Henry Knox, a Soldier of the Revolution: Major-general in the Continental Army, Washington's Chief of Artillery, First Secretary of War Under the Constitution, Founder of the Society of the Cincinnati; 1750-1806
G.P. Putnam's Sons, 1900 - 286 pages
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This book was very helpful on the topic of Henry Knox, very insightful on his entire life. Provided lots of great usable information. Very easily understandable. 5/5!
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American army appointed arms artillery attack battle battle of Monmouth Benjamin Lincoln Boston British brother camp campaign cannon Clinton Colonel command Commander-in-chief Congress Connecticut Constitution Continental Continental Congress Cornwallis dated dear defence Delaware enemy England evacuation Excellency fire fleet Flucker follows force France French give Greene Hamilton happy headquarters Henry Knox honour hope Howe's Hudson hundred Jersey John Adams John Trumbull Knox says Knox wrote Knox's letters Lafayette land Lincoln Lord Lucy MAJOR-GENERAL Massachusetts ment miles military militia Morristown Nathanael Greene night o'clock officers party patriots peace Philadelphia Pluckemin possession President regiment respect retreat river Secretary Secretary of War Senate sent ships siege soldiers Staten Island Sullivan surrender Thomaston thousand tion took Tory town Trenton troops United Virginia Waldo Waldo patent Washington West Point wife William wounded writing York young
Page 188 - ... do, who, after treading many a painful step with a heavy burden on his shoulders, is eased of the latter, having reached the haven to which all the former were directed, and from his house-top is looking back and tracing with an eager eye the meanders by which he escaped the quicksands and mires which lay in his way, and into which none but the all-powerful Guide and Dispenser of human events could have prevented his falling.
Page 136 - First, That he came on shore from the Vulture sloop of war in the night of the 21st of September instant, on an interview with General Arnold, in a private and secret manner. Secondly, That he changed his dress within our lines, and under a feigned name, and in a disguised habit...
Page 179 - With a heart full of love and gratitude, I now take leave of you ; I most devoutly wish that your latter days may be as prosperous and happy as your former ones have been glorious and honorable.
Page 289 - Louis XIV., and the Zenith of the French Monarchy. By ARTHUR HASSALL, MA, Senior Student of Christ Church College, Oxford. Charles XII., and the Collapse of the Swedish Empire, 1682-1719. By R. NISBET BAIN. Lorenzo de' Medici, and Florence in the isth Century.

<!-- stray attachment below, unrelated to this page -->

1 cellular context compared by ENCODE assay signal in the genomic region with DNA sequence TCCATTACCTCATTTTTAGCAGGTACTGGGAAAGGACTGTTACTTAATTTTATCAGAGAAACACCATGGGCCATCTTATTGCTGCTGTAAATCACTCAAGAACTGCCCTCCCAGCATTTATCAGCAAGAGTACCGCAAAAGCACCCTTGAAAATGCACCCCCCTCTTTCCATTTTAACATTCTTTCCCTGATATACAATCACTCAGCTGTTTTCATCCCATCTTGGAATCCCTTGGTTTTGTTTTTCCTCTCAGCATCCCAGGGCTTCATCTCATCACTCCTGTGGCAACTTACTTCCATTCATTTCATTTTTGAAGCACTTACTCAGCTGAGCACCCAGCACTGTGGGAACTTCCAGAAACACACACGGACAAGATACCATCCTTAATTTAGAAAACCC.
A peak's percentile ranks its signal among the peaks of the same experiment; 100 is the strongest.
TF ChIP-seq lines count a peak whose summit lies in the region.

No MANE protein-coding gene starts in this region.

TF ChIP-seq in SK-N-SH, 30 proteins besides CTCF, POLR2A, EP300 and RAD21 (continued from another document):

Page 198 - May next, to take into consideration the situation of the United States; to devise such further provisions as shall appear to them necessary to render the constitution of the Federal Government adequate to the exigencies of the Union...
Page 136 - The Board having considered the letter from his Excellency, General Washington, respecting Major Andre, Adjutant General to the British army, the confession of Major Andre, and the papers produced to them, report to his Excellency the Commander in Chief, the following facts, which appear to them relative to Major Andre.
Page 194 - States has been protected from the confiscation of Britain by the joint exertions of all ; and therefore ought to be the common property of all ; and he that attempts opposition to this creed, is an enemy to equity and justice, and ought to be swept from off the face of the earth.
Page 167 - At half past eleven o'clock, the celebration was concluded by the exhibition of fireworks very ingeniously constructed of various figures. His Excellency General Washington was unusually cheerful. He attended the ball in the evening, and with a dignified and graceful air, having Mrs. Knox for his partner, carried down a dance of twenty couple in the arbor on the green grass.
Page 175 - To perpetuate, therefore, as well the remembrance of this vast event, as the mutual friendships which have been formed under the pressure of common danger, and in many instances cemented by the blood of the parties, the officers of the American army do hereby, in the most solemn manner, associate, constitute, and combine themselves into one SOCIETY OF FRIENDS, to endure as long as they shall endure, or any of their eldest male posterity, and in failure thereof, the collateral branches, who may be...